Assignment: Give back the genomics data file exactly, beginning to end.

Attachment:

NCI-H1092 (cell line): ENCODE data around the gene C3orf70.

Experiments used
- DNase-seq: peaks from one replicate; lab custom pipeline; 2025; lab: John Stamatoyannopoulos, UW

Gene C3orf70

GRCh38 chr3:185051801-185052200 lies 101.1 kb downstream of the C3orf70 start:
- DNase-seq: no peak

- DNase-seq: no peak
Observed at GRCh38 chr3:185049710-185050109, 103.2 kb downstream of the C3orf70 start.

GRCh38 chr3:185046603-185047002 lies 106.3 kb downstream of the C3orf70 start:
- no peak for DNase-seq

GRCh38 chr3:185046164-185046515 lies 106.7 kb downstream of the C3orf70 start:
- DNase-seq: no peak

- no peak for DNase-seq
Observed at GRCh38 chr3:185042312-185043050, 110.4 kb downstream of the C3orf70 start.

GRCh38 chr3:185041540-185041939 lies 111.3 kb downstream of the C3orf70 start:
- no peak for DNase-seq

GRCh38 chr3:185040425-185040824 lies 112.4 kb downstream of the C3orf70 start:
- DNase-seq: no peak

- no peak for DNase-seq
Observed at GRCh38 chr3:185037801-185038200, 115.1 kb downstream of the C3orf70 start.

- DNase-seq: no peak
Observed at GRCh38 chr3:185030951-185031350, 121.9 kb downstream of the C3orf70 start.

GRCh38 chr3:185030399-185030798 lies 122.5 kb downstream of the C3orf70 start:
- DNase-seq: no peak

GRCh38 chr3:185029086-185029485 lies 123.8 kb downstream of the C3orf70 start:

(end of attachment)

NCI-H1092 (cell line): ENCODE data around the gene C3orf70.

Experiments used
- DNase-seq: peaks from one replicate; lab custom pipeline; 2025; lab: John Stamatoyannopoulos, UW

Gene C3orf70

GRCh38 chr3:185051801-185052200 lies 101.1 kb downstream of the C3orf70 start:
- DNase-seq: no peak

- DNase-seq: no peak
Observed at GRCh38 chr3:185049710-185050109, 103.2 kb downstream of the C3orf70 start.

GRCh38 chr3:185046603-185047002 lies 106.3 kb downstream of the C3orf70 start:
- no peak for DNase-seq

GRCh38 chr3:185046164-185046515 lies 106.7 kb downstream of the C3orf70 start:
- DNase-seq: no peak

- no peak for DNase-seq
Observed at GRCh38 chr3:185042312-185043050, 110.4 kb downstream of the C3orf70 start.

GRCh38 chr3:185041540-185041939 lies 111.3 kb downstream of the C3orf70 start:
- no peak for DNase-seq

GRCh38 chr3:185040425-185040824 lies 112.4 kb downstream of the C3orf70 start:
- DNase-seq: no peak

- no peak for DNase-seq
Observed at GRCh38 chr3:185037801-185038200, 115.1 kb downstream of the C3orf70 start.

- DNase-seq: no peak
Observed at GRCh38 chr3:185030951-185031350, 121.9 kb downstream of the C3orf70 start.

GRCh38 chr3:185030399-185030798 lies 122.5 kb downstream of the C3orf70 start:
- DNase-seq: no peak

GRCh38 chr3:185029086-185029485 lies 123.8 kb downstream of the C3orf70 start: